Jaime Schmidt is the founder of Schmidt's Naturals, a personal care company most known for their natural deodorant.
Jaime's story with Schmidt's Natural starts similarly to Three Ships - by handmaking products in the kitchen. In the beginning, Jaime travelled to farmer's markets selling her natural deodorants but it didn't take long for Schmidt's Naturals to take off. In 2017, Schmidt's Natural landed in big retailers, such as Target, Costco, and Walmart. The fast growth of the company then led to Schmidt's Naturals being sold to Unilever.
Today, Jaime continues to work on Schmidt's Naturals while exploring new passions and endeavors. Let's dive into this exciting and inspiring interview!
Tell us a bit about yourself, and what inspired you to start Schmidt’s Naturals.
I was one of those kids who never really knew what I wanted to be when I grew up. This continued post-college, and I quickly found myself working my way up the corporate ladder in human resources. I was secure in my finances and benefits, but felt unsatisfied and wanting more autonomy and creativity in my work. I uprooted my life to Portland, where I made a commitment to soul-searching, determined to discover my passion and uncover my untapped skills.
After pursuing a series of hobbies and side hustles (everything from wood carving to interior design to trying to grow loofah sponges), I finally figured it out when I was thirty-one years old and seven months pregnant. A DIY shampoo class awakened my passion for making and selling natural personal care products.
What started as creating products for me and my family quickly turned into selling at farmers markets around Portland. Recognizing the strong business potential in what I was doing, I decided to scale my hobby to a full-time business within months of starting out. I went all in on deodorant, where I saw the biggest opportunity. I was determined to make a product that was unlike anything in the deodorant aisle, with new ingredients, scents, and branding. I was hearing heartfelt testimonials from customers that fueled my motivation and served as validation for what I was doing. For the first time ever, I was finally connecting with my work on a deep level.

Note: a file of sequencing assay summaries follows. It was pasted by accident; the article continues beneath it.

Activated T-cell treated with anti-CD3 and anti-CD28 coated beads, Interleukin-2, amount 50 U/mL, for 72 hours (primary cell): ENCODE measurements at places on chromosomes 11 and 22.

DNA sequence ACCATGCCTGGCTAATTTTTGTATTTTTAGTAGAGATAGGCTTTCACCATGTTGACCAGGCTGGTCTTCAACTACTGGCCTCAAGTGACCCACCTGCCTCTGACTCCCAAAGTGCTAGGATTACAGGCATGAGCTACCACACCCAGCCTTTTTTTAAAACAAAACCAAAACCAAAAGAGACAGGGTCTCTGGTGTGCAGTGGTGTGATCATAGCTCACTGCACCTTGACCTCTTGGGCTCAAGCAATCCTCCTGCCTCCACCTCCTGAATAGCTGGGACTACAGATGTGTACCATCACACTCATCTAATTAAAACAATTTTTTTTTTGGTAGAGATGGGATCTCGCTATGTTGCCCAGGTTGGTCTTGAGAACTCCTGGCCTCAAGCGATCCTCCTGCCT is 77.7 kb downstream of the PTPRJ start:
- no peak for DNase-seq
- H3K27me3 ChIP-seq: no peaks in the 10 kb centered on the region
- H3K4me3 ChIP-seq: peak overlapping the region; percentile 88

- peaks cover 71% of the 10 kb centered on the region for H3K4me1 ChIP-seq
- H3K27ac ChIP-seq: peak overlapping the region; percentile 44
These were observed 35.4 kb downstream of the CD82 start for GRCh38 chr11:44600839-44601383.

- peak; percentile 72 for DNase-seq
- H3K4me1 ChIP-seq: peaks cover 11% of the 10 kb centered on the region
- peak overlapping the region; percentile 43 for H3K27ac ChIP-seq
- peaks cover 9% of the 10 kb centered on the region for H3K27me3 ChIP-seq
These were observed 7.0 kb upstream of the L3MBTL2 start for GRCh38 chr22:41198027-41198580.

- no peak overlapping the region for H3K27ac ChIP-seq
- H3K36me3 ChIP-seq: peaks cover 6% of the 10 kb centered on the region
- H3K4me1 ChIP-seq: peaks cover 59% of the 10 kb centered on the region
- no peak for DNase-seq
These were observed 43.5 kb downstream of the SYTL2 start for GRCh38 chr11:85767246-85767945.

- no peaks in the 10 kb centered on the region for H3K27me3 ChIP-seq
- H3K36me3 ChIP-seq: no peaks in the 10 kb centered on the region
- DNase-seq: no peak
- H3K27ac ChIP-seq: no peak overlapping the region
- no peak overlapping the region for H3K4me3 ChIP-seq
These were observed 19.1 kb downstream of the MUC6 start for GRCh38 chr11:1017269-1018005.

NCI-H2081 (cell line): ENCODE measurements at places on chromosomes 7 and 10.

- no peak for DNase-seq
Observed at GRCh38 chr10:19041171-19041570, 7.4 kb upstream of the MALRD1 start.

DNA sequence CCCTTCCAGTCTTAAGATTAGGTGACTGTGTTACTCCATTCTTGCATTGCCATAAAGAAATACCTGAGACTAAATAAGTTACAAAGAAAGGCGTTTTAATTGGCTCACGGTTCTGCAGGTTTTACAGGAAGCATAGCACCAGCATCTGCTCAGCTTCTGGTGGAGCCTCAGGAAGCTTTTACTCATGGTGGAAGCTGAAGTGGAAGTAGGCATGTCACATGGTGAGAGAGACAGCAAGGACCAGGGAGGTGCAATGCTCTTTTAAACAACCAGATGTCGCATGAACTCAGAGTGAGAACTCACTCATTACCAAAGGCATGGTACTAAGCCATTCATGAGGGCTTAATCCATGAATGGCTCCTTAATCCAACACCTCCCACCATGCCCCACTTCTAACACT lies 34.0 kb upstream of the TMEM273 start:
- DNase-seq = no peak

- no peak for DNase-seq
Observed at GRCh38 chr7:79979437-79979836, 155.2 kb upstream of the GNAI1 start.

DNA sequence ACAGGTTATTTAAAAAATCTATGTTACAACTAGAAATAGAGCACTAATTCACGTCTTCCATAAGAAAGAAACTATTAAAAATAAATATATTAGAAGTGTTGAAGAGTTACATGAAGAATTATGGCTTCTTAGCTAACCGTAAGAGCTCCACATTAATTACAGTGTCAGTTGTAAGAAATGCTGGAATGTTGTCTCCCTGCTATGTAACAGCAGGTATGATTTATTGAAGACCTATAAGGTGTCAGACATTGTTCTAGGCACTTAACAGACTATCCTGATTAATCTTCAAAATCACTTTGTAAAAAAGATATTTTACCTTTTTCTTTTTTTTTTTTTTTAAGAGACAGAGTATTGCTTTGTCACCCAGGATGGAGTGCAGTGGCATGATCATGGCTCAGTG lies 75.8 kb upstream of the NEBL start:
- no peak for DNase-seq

We love your story about how you started creating your line of products right from your kitchen, since we at Three Ships have a very similar story. Can you share with our readers what that experience was like for you?
My batches started as 20 deodorants made on my stovetop. In just a few short years, Schmidt’s was producing batch sizes of 20,000 in a full-scale manufacturing facility. The company moved into 4 different spaces over just 2 years to keep up with the growing demand!
Manufacturing in house brought added responsibility to an already high-pressure startup environment. There are considerations like sourcing raw materials, which requires building and maintaining relationships with suppliers. Also, running a factory means a larger employee pool to manage, plus navigating the complexities of equipment and machinery. The hardest part was inventory planning, as demand is nearly impossible to forecast when you’re scaling quickly. It basically becomes a balancing act between not wanting to run out of product and having too much capital tied up in raw materials or finished goods.